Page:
Basharat Peer is a journalist whose work has appeared in The Guardian, The New Statesman and the Financial Times magazine. Clearly an experienced and methodical reporter, he knows how to source the vitals of a story, as it were. In this compelling 221-page work, he recalls a relatively prosperous childhood spent in a small village in the Southern Kashmiri district of Anantnag. (The region of Kashmir is still the source of bitter dispute between India and Pakistan.)

"Despite the apparent tranquility of our lives, " he writes of the mid-eighties period, " I was beginning to get a vague sense of the troubled politics of Kashmir." Cricket matches between India and Pakistan were particularly heated affairs. He recalls his grandmother facing Mecca on her prayer mat and pleading for divine intervention on behalf of Pakistan. In 1991, this son of a civil servant was 15, and like many of the youths in his locality, could easily have joined the JKLF to fight the occupying Indian forces. On one occasion, the bus he was travelling on from school to home was hit by a hail of bullets. He and his fellow passengers were all lucky to get out alive.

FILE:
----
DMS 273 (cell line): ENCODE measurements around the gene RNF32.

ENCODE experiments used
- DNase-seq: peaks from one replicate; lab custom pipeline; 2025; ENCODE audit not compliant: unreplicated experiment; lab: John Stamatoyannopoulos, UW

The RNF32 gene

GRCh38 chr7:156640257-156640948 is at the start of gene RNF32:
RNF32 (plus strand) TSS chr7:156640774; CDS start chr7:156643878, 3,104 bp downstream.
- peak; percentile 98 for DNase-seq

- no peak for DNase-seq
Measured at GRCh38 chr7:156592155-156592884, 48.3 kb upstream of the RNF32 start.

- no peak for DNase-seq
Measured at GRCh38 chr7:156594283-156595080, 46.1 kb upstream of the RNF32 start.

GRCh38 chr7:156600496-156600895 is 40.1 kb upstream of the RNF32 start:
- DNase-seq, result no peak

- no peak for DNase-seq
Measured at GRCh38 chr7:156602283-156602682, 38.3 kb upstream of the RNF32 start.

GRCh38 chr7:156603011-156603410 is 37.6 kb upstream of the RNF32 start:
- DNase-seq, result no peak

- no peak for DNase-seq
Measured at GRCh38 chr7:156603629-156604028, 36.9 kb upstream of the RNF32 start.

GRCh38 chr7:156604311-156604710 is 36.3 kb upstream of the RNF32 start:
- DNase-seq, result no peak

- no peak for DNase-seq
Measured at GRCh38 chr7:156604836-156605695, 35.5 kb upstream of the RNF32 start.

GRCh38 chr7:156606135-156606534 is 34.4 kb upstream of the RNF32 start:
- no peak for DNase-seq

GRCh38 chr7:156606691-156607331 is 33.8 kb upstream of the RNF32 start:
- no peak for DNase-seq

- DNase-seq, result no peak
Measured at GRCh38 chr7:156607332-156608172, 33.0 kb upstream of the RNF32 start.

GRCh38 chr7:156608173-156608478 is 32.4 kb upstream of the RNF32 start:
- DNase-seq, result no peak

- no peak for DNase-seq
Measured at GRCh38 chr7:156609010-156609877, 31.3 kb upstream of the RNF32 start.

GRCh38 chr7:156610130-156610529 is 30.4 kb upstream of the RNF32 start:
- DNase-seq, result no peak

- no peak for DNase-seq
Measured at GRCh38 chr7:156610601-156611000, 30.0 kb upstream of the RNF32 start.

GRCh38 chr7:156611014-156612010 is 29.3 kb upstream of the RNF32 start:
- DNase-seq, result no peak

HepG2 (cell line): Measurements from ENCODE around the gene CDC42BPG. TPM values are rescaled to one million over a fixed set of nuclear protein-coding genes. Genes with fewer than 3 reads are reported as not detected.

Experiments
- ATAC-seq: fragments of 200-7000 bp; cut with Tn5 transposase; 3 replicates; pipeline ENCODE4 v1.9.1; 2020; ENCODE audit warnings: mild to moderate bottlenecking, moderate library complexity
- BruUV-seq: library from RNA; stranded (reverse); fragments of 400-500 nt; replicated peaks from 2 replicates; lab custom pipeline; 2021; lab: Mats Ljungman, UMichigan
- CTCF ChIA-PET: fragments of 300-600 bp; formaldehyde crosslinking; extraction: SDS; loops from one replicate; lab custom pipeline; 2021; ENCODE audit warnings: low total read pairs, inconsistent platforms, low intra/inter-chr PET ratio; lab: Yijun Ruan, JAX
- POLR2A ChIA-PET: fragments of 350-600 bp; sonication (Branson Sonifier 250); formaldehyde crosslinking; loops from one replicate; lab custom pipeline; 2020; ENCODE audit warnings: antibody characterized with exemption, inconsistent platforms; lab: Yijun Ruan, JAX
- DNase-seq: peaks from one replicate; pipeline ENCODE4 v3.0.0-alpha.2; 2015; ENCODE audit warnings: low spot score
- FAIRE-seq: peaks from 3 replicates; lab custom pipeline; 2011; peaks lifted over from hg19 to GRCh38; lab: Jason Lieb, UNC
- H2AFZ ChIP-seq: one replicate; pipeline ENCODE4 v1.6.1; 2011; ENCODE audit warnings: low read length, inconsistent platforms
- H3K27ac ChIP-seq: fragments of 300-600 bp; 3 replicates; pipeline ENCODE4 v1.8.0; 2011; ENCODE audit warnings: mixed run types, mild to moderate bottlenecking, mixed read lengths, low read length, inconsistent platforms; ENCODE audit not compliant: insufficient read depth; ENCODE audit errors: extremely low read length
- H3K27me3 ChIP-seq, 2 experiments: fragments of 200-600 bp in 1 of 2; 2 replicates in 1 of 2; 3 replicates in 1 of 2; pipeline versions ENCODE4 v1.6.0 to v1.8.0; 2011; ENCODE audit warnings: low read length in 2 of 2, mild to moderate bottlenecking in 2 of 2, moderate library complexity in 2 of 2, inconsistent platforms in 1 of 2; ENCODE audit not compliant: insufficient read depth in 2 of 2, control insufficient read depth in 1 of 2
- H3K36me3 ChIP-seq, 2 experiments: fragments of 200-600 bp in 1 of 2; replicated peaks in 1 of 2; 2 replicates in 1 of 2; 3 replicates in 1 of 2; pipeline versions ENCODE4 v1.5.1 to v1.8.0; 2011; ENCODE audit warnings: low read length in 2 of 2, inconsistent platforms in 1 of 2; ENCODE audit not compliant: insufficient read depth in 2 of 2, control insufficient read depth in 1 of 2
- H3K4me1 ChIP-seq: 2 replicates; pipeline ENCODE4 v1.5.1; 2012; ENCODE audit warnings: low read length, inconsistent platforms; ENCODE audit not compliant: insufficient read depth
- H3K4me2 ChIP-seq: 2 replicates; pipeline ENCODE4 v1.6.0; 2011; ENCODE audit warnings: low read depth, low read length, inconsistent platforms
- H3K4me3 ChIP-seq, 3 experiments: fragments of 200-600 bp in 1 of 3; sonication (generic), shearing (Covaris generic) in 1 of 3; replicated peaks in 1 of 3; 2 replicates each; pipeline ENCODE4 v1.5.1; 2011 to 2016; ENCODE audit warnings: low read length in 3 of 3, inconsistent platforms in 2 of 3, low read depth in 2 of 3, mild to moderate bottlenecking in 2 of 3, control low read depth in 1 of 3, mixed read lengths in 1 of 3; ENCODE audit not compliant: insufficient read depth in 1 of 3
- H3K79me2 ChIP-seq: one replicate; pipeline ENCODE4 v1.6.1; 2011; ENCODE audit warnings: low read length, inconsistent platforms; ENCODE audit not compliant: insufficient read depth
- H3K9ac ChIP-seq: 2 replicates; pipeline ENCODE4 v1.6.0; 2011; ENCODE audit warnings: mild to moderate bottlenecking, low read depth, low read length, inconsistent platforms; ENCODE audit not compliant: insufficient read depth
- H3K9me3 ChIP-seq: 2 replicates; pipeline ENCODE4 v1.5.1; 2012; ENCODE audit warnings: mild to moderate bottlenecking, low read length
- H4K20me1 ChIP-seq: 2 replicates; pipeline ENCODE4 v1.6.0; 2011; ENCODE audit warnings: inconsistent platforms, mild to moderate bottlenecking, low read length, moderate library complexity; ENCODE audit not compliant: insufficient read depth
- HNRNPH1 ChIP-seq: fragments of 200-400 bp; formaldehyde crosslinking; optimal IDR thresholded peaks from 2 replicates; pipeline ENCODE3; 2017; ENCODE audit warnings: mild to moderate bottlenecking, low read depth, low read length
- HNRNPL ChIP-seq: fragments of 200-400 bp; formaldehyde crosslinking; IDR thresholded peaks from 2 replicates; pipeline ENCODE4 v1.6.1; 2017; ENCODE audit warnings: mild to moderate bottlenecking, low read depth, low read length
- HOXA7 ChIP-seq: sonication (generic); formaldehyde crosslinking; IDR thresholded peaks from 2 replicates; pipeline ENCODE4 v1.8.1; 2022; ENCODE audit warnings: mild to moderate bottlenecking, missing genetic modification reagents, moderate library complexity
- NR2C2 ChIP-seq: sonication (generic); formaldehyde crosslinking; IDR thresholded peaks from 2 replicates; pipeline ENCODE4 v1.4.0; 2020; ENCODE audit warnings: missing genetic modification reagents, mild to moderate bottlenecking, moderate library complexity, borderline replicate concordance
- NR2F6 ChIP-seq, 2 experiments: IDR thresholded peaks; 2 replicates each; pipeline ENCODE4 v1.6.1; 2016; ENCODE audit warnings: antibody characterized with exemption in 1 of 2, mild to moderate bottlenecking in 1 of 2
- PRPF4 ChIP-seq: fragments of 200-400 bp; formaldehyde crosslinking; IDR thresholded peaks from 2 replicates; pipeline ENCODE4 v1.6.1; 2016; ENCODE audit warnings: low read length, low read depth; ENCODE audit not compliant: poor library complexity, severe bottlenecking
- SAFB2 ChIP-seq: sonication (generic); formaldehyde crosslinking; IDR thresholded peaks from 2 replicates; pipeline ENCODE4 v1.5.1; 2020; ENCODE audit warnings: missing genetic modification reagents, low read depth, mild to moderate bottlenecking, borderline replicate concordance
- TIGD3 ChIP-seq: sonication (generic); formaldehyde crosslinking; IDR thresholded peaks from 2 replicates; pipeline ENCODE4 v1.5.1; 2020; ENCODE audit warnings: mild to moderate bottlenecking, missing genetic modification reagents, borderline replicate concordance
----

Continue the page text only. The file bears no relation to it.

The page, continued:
In another key scene, his mother, his uncle, and his grandfather - a dedicated and profoundly wise school-teacher - gather ominoulsy around young Peer. He has just returned from boarding school, there is the sense of great potential in his life, potential which could be put at risk, were he to join the militias. "Mother looked at me and said nothing. Grandfather fixed his watery green eyes on me. "How do you think this old man can deal with your death?" he said. His words hit me like rain on a winter morning." The young Basharat has no reply and the scene continues. "You don't live long in a war, son." Grandfather's words brought me back. He had tears in his eyes.'

In 2003, after years spent in Delhi, Peer revisits Kashmir and is admirably persistent and patient in his search for victims of the conflict who have their own individual stories to tell. Injuries, depression and `non-existent careers' are the norm for many young men in the locality, due to the conflict, with inevitable marriage delays and confusion. Torture by Indian forces has particularly sinister consequences, and Peer meets victims, both male and female. One woman was raped by Indian soldiers within hours of her marriage, after the bridal party were ordered off the wedding party bus.

He meets Maqbool, a paramedic in the city of Srinagar who tells him about five bodies who were brought to hospital following a grenade blast in the suburbs. The paramedic noticed an arm moving. "I pulled him out he was young and he was alive, " he tells Peer. Some time later, Maqbool met the boy's father, who was coming to collect his son's body, as he fearfully believed. But the anecdote has a rare, fortunate outcome. Maqbool tells the man that his son is alive. The father sat on the hospital floor " and cried and cried." But tears for Kashmir clearly didn't end there.

Paddy Kehoe